Scotland, particularly in seafood terms, has a great story. We have always been very successful selling into the American marketplace and there is nothing that would indicate a change in that trend. Interestingly, the Americans recently appointed a new consul general into their diplomatic team here in the United Kingdom, and this new person wanted to visit a salmon farm. I have no doubt that that pitch and that ability to sell on the basis of provenance is a very important aspect of success in the U.S. market.


Give us some insights into the backstory of how your sustainable models work and, looking forward, how you are building on this model?

Back to our discussion about consumers, the consumer demands more, and the European consumer is highly discerning about where their food comes from. Again, they care about provenance, but they absolutely care about the health standards of fish and the importance of how we grow our fish. As innovation has allowed us to become better, we have developed the increasing sustainable mechanisms of growing fish and that has definitely changed over the past 15 to 20 years as well. Around that, we have put in place what we call a sustainability charter for Scottish salmon. All our producer companies and, therefore, all the fish produced in our businesses and coming out of Scotland, must be grown to the standards set forth in our sustainability charter. As an industry, we should be net-zero by 2045 in greenhouse gas emissions. That is a big commitment we have made very publicly, built on the back of COP 26, although we started on that journey a year before Glasgow. That has implications for every part of our businesses, from the supply chain to the producing companies themselves. We take great care of how we grow our fish, how we find our energy—using hybrid workboats at sea, for example—how we look after our fish in terms of no medicines, reducing the environmental impact, and constantly striving to be better.

Probably the most significant change we will see is companies investing in what are called recirculation facilities. That means that we grow the fish for less time at sea and have them for more time in what we call ‘the smolt phase,’ that is when they are basically very small fish growing. We have them more on-land before we put them to sea. That reduces our environmental impact on the marine environment. We will see a lot of change in that over the next five years to the benefit of the environment and to how we grow fish. There are excellent, innovative practices coming in that have sustainability at their heart.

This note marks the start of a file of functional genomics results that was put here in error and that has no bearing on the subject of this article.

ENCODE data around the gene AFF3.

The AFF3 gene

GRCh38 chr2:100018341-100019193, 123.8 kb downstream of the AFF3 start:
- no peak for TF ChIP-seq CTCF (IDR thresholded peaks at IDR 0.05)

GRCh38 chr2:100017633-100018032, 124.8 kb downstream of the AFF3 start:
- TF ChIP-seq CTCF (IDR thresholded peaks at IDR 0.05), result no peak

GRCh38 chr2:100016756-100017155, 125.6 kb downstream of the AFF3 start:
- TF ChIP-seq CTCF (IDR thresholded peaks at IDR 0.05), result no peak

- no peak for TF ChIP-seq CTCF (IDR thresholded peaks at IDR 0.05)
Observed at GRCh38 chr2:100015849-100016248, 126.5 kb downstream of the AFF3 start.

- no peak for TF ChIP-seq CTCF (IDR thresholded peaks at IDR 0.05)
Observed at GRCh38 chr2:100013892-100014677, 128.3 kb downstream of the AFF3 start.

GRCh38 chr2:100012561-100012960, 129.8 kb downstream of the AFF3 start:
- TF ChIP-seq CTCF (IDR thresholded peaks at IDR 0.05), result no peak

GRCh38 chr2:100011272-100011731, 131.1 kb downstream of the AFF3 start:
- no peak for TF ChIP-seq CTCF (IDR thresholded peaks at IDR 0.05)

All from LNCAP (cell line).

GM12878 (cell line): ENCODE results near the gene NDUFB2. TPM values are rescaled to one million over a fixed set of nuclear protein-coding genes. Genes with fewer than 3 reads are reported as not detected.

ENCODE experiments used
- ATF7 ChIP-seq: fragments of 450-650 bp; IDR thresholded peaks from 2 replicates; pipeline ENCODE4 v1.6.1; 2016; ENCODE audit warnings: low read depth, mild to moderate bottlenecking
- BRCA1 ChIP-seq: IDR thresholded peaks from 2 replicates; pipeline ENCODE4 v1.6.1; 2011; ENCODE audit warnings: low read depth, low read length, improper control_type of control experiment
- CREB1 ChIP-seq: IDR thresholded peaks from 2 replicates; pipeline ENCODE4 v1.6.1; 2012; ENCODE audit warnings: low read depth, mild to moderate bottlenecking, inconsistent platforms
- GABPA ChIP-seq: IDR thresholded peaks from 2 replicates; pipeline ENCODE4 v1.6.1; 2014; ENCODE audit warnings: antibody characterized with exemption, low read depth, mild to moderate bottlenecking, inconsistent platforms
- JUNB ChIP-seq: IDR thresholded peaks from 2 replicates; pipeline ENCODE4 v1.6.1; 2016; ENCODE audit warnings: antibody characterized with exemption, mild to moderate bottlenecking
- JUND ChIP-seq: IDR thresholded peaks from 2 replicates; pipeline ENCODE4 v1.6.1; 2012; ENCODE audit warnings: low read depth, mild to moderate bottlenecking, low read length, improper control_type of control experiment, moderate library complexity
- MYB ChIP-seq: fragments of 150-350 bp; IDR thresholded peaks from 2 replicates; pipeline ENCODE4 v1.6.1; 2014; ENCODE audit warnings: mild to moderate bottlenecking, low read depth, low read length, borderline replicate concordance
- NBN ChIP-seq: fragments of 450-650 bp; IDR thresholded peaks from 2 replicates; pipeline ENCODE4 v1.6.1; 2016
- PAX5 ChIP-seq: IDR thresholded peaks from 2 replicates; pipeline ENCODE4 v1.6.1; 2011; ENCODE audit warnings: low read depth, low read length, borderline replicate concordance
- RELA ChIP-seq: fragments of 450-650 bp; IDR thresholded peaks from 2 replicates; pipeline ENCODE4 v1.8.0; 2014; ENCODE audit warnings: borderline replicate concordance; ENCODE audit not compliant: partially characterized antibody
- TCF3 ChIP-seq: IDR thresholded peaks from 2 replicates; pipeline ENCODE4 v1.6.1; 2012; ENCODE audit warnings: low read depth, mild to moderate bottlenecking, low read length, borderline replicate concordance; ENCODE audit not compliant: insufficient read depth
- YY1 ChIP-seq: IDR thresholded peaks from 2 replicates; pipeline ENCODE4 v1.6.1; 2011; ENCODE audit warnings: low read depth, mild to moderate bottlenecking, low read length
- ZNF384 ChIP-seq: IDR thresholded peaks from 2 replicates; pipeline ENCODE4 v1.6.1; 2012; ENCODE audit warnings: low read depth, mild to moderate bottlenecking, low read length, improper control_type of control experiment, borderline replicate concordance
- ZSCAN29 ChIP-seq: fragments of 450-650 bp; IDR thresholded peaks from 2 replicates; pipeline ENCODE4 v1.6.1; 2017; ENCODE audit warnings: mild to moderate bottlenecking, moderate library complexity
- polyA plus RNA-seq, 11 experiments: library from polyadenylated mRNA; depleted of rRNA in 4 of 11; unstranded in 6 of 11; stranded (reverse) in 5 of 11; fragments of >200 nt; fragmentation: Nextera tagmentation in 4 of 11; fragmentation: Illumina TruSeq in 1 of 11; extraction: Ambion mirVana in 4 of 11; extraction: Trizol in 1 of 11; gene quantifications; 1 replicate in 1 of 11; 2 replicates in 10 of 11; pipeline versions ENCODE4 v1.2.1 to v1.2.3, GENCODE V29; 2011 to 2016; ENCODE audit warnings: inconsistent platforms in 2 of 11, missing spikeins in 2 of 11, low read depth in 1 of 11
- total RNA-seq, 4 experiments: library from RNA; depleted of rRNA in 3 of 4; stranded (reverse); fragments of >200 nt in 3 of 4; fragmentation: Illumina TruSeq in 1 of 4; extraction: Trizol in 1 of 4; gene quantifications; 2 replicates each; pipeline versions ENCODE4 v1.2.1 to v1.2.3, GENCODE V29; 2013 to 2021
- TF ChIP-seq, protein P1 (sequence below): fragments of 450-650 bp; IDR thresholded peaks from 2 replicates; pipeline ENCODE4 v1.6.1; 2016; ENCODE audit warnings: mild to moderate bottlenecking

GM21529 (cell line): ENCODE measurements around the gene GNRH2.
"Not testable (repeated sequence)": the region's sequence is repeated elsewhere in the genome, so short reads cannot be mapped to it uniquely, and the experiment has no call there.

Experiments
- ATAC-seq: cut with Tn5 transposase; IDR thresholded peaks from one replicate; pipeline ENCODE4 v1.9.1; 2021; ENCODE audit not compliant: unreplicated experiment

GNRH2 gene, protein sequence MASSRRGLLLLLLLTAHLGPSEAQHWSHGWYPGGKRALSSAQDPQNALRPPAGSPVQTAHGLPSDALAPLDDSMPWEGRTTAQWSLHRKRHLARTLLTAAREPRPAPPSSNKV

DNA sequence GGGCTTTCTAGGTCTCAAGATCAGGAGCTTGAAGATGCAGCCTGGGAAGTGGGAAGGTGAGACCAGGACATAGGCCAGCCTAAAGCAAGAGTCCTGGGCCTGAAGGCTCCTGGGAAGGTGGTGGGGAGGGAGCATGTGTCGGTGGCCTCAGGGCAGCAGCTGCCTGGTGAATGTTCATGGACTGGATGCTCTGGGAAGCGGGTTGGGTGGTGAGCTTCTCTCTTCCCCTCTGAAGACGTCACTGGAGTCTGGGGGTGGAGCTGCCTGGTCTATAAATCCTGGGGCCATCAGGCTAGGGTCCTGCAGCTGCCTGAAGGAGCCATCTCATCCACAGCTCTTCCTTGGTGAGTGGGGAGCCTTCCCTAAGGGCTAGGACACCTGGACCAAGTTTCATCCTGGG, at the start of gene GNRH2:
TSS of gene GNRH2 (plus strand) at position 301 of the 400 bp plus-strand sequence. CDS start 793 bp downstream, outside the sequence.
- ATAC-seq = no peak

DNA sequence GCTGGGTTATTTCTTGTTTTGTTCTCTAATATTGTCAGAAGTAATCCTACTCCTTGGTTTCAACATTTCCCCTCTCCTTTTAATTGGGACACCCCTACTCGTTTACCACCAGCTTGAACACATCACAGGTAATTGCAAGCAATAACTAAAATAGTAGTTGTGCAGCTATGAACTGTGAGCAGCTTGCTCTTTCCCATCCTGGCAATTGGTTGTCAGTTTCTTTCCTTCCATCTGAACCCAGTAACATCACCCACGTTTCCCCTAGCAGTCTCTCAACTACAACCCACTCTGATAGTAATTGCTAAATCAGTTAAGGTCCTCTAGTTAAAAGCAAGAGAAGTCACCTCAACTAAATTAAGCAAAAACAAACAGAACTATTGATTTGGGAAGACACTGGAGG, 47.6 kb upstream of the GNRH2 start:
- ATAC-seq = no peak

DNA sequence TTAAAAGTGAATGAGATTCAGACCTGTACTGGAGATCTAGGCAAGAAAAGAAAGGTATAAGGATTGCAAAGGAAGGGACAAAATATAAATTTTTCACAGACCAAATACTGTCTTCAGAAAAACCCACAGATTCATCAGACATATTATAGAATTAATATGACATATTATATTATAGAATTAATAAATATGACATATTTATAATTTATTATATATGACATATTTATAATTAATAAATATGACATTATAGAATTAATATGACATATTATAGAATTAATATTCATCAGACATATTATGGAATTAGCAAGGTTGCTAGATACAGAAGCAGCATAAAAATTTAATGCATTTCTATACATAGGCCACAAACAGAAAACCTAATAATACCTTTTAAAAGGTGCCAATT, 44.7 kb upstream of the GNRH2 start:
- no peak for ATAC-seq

How can this model be replicated in other parts of the world, where overfishing is a major concern, and to what extent are you working also to expand your best practices?

The fish feed that we use in the Scottish industry all comes from internationally certified resources. In other words, we will not buy any wild fish from a source that is not internationally certified by internationally recognized accreditation bodies. We do that for two reasons. One is because it is just the right thing to do. Most of our people are involved in the fishing industry or have got family in the fishing industry so that interconnection between different aspects of the seafood industry makes us all matter to one another. Families have sons and daughters who work in the fishing industry, and they know that if we do not fish sustainably the industry dies. The second reason, is back to our consumer point. The consumer demands that.

Therefore, we do not have an issue at all with sourcing fish for the Scottish industry because we only buy it from sustainable sources. We encourage all our partner companies and members who operate in other parts of the world to do the same. There is, in fact, an international grouping of the industry that comes together on a regular basis to discuss these kinds of issues. We know that we have to follow those principles of how we source our raw material in terms of using fish feed. The one thing we always do not quite know about is other countries in terms of their operations and how they produce fish. We operate with our Norwegian friends, our Chilean friends, our North American friends, and also with European colleagues. We do not quite know what happens in Russia or China, for example. That is more challenging, but I believe these international accreditation schemes will increasingly become the norm.


Do you see salmon fishing play a role in helping the U.K./Scotland reach its net-zero targets?